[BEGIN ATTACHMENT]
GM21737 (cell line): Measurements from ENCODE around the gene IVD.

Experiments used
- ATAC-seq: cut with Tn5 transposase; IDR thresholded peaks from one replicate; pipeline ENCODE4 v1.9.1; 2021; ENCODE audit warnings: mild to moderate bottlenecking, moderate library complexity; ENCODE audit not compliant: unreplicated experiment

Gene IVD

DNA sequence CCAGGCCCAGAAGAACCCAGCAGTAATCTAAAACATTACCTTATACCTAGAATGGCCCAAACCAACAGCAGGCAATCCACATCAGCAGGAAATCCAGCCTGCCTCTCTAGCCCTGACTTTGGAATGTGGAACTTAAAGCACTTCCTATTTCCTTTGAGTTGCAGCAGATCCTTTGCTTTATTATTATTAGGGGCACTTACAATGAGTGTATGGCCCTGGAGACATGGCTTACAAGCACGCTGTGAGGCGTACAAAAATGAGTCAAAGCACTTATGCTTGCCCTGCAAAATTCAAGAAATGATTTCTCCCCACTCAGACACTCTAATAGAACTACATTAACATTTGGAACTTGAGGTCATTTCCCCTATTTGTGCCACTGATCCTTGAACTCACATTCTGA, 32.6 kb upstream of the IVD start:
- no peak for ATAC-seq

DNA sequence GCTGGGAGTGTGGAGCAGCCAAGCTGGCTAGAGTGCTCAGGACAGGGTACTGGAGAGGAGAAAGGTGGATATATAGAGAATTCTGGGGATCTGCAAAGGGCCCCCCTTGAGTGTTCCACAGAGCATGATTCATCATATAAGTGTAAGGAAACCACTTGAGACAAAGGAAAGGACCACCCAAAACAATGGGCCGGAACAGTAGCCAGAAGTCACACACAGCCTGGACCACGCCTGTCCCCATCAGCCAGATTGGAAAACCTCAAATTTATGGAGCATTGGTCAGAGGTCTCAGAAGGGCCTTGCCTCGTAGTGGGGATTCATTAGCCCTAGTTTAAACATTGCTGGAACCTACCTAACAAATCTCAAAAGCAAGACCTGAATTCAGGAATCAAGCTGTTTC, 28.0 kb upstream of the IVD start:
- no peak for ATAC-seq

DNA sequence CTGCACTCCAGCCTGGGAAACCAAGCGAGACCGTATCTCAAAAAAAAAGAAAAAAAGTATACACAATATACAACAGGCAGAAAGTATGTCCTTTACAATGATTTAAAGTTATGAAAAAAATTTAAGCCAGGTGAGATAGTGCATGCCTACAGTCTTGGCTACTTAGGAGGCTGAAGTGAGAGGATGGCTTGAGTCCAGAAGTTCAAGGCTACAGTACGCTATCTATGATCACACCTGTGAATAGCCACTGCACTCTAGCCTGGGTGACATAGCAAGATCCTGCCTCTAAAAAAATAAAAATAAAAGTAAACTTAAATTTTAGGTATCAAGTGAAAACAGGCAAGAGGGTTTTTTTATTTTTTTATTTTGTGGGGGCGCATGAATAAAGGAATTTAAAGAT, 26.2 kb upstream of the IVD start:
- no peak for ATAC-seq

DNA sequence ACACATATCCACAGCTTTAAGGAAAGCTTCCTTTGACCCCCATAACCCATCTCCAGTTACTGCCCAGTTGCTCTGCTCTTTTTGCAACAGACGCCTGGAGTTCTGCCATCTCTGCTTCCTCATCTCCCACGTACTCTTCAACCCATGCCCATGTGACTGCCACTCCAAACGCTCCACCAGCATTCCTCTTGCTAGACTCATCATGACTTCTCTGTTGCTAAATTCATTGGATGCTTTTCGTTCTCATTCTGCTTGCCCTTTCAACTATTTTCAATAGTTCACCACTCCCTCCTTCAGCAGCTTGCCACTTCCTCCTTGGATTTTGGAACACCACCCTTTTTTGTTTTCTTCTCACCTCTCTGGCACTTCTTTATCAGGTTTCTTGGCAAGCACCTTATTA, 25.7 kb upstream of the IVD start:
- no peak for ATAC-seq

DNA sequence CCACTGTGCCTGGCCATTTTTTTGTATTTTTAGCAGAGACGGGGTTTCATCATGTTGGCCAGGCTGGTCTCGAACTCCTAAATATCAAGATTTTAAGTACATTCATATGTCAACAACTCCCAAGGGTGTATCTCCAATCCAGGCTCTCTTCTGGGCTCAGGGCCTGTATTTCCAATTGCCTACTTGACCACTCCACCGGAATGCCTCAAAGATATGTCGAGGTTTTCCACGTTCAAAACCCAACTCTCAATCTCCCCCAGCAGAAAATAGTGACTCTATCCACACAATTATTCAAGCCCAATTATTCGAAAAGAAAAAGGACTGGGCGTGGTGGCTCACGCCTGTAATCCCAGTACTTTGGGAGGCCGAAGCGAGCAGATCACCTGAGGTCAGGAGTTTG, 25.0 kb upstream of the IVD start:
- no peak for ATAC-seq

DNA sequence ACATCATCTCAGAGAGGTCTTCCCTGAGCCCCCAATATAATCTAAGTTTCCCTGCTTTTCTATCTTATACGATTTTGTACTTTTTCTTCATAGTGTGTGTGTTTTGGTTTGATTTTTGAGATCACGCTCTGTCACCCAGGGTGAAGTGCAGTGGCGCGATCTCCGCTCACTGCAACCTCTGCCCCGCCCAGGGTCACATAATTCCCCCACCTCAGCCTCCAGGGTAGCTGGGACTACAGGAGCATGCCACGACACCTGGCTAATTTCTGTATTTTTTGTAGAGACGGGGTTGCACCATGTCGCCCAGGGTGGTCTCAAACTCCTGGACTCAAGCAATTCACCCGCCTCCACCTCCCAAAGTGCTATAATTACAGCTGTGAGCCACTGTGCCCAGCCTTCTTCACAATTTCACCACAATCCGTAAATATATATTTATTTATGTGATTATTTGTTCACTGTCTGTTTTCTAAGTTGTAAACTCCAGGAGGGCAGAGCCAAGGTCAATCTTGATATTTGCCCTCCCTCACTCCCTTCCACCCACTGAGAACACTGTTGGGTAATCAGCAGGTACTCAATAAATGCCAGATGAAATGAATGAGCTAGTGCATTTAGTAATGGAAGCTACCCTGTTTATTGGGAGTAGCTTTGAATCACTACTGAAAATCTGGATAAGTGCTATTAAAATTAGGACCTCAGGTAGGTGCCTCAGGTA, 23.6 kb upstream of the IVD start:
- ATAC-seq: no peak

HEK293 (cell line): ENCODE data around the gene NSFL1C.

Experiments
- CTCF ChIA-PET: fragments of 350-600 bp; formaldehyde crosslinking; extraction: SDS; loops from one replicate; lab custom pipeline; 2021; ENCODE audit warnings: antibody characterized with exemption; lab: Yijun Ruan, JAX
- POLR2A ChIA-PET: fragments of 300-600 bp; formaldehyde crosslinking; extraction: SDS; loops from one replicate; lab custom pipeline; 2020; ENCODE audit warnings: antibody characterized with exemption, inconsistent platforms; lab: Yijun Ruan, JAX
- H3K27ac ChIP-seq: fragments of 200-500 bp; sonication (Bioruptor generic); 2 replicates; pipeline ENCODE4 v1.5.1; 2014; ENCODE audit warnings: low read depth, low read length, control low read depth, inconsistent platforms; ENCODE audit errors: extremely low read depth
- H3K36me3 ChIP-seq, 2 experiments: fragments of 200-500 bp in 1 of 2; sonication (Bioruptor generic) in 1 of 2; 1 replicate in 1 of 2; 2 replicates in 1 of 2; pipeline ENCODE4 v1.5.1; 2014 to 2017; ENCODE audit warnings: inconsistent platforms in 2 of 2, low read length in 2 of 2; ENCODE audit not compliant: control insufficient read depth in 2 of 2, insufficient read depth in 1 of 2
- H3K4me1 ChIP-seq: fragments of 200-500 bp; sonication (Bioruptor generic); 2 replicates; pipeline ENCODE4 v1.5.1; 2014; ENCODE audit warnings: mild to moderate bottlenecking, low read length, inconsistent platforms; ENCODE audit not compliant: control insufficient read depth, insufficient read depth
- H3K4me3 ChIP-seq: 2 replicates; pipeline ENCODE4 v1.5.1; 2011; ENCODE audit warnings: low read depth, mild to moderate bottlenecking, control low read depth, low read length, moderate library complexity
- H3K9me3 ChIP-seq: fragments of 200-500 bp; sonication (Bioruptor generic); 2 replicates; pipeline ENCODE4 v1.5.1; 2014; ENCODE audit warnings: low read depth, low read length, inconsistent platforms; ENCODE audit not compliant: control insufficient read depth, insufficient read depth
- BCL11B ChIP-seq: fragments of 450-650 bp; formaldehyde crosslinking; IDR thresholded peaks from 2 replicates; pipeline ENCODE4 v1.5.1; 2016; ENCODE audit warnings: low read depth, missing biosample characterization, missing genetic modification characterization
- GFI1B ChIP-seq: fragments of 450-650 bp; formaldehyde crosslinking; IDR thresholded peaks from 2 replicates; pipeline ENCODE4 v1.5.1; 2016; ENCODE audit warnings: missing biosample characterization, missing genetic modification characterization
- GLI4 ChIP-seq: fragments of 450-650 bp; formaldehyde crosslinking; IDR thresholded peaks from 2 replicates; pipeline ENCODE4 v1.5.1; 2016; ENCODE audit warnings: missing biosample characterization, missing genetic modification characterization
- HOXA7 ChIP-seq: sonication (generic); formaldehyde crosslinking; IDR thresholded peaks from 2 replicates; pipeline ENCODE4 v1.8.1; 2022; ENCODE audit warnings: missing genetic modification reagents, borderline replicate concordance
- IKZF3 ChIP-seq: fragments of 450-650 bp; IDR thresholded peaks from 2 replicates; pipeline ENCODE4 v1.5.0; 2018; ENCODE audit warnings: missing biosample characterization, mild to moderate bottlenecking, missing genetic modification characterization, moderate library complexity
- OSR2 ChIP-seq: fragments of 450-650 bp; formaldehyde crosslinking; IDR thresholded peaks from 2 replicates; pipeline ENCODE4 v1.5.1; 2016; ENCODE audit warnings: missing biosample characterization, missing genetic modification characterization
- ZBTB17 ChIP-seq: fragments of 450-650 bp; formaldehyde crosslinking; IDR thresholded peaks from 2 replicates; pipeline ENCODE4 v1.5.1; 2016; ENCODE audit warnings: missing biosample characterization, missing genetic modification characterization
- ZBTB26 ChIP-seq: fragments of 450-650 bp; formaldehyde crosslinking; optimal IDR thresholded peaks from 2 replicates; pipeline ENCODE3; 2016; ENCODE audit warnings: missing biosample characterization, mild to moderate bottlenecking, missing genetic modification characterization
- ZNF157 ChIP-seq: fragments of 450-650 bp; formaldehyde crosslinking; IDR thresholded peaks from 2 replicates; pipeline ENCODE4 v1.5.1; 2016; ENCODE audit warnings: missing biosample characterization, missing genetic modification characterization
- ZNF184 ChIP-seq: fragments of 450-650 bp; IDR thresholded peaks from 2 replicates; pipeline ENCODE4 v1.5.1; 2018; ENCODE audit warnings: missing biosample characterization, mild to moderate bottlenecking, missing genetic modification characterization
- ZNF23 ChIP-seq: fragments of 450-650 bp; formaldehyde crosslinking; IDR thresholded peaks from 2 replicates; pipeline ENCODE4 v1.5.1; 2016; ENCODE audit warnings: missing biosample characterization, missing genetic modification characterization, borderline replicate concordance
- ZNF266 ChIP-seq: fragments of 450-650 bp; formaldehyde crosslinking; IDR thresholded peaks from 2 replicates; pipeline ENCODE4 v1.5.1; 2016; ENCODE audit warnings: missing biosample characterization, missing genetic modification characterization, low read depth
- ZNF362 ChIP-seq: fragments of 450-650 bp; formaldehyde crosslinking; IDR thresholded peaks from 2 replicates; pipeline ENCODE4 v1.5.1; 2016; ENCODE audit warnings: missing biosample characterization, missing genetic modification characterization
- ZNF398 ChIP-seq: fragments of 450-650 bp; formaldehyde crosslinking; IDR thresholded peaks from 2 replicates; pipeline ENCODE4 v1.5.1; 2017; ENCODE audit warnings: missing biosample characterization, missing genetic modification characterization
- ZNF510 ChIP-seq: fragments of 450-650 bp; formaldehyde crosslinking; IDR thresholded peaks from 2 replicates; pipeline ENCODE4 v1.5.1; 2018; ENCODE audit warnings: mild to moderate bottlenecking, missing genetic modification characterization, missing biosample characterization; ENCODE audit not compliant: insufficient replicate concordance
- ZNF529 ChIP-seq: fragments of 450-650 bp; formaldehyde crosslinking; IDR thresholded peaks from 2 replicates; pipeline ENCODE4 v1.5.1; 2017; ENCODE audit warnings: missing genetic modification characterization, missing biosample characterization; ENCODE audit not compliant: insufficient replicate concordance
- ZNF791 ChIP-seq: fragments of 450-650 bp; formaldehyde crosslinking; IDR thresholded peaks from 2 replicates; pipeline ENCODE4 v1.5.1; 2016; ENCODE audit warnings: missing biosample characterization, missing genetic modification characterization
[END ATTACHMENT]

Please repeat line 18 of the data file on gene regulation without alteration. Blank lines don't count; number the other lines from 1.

Experiments